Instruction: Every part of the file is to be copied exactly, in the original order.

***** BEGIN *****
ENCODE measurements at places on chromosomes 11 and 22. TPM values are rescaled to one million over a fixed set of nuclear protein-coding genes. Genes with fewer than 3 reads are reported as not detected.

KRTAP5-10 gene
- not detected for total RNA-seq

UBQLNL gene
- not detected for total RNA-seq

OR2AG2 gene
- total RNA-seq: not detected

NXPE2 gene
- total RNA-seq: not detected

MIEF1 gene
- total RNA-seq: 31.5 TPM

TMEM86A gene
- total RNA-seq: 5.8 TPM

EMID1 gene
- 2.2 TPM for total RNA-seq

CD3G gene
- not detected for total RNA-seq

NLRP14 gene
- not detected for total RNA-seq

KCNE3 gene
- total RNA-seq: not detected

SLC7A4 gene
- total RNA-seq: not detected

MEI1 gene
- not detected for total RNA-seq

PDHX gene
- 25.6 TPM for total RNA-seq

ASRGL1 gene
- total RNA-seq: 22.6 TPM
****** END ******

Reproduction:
ENCODE measurements at places on chromosomes 11 and 22. TPM values are rescaled to one million over a fixed set of nuclear protein-coding genes. Genes with fewer than 3 reads are reported as not detected.

KRTAP5-10 gene
- not detected for total RNA-seq

UBQLNL gene
- not detected for total RNA-seq

OR2AG2 gene
- total RNA-seq: not detected

NXPE2 gene
- total RNA-seq: not detected

MIEF1 gene
- total RNA-seq: 31.5 TPM

TMEM86A gene
- total RNA-seq: 5.8 TPM

EMID1 gene
- 2.2 TPM for total RNA-seq

CD3G gene
- not detected for total RNA-seq

NLRP14 gene
- not detected for total RNA-seq

KCNE3 gene
- total RNA-seq: not detected

SLC7A4 gene
- total RNA-seq: not detected

MEI1 gene
- not detected for total RNA-seq

PDHX gene
- 25.6 TPM for total RNA-seq

ASRGL1 gene
- total RNA-seq: 22.6 TPM